Does your website tell your unique story? Does it reflect who you are in the industry right now, as well as where you want your career to go? Does it make visitors feel like they know you or that they’d like to get to know more? If you’re like a lot of actors, this describes your dream website. The problem, though, is that most actors don’t know how to achieve it.
When I work with a custom client, I let them in on a little secret sauce that adds personality and that special something to their online presence. It’s been so helpful, I’m gonna share it with you. I call it “photo mojo.”
What is “photo mojo”?
You’re an actor, so I know you have a headshot and that’s a great start. But your website is the perfect place to be strategically creative, have fun, add intrigue, and project your career aspirations.
So in addition to your headshot, I invite you to consider getting some editorial shots done. Editorial shots help illuminate a story. They’re often used in magazines for fashion spreads or to accompany feature articles about famous actors.
Since you want to tell your story on your website, editorial shots are a great way to help you accomplish this!
How to Get Your Own Photo Mojo
Now that you know why you need some photo mojo, here are some steps you can take to get your own.
1. Write down one type of role you already play and that you enjoy playing, along with two adjectives that describe it. For example, absent-minded yet effective attorney or goofy and lovable soccer mom.
2. Think of two dream roles you've been dying to play, along with two adjectives that describe each of them. Write these down, too.
3. Now that you have three characters, write out descriptions for each as if you were casting them.
4. Think about your characters and where you’ve seen each type before. Make a list of shows or films that have similar characters to yours.
5. Google the shows to find images for reference. Look for publicity photos, movie posters, editorials in magazines, and ads. Save these for reference.
6. Plan your photo shoot wardrobe using your character descriptions and saved images for inspiration.
7. Book your photographer and be specific that you want editorial shots.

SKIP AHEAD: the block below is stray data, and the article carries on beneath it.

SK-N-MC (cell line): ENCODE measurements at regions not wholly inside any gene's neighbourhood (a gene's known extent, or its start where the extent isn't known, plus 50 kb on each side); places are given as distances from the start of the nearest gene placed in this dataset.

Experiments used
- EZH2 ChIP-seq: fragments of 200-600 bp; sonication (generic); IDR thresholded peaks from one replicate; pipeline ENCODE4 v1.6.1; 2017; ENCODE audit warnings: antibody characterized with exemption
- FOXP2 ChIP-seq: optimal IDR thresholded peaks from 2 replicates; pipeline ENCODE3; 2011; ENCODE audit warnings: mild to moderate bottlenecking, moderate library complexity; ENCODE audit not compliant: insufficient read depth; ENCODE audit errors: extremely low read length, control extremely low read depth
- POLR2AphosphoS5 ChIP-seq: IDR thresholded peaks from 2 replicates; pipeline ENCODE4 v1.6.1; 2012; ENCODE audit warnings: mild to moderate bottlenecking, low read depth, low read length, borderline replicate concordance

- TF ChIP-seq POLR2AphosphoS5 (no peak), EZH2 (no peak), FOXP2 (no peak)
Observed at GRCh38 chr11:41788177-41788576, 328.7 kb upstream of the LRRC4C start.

8. Bring your saved photos to your shoot for inspiration. But remember, you don’t want to copy them. You just want to use them to help guide you and your photographer to create your own editorial shots!
Last summer, I met a client who was making the transition from theater to film/TV. She had awesome headshots, but the only other photos she had were production shots of her performing on stage. They were cool, but didn’t represent where she was in her career nowand where she wanted to go.
As a result, her website didn’t project the career of a film and TV actress, and she was afraid it was holding her back. She feared people would think she had zero experience on set and write her off before giving her a chance.
I shared my photo mojo process with her. She took my advice and came up with three “characters,” styled her own shoot, and came back to me with some kick-ass photos!
Now, she’s proud of her website and feels it represents her journey into film and TV. She used some photo mojo to shine a light on her goals and aspirations.
Can’t afford a photographer to take extra photos of you right now? Instead of hiring a photographer, enlist a friend who’s good with a camera to help out. Go to the park or get some “candid” shots of you (as your characters) on the street or at a cafe. You don’t need a ton of photos—just three or four good shots to add interest and intrigue to your website.
I hope you have fun creating your own photo mojo!
Read this article on Backstage.com!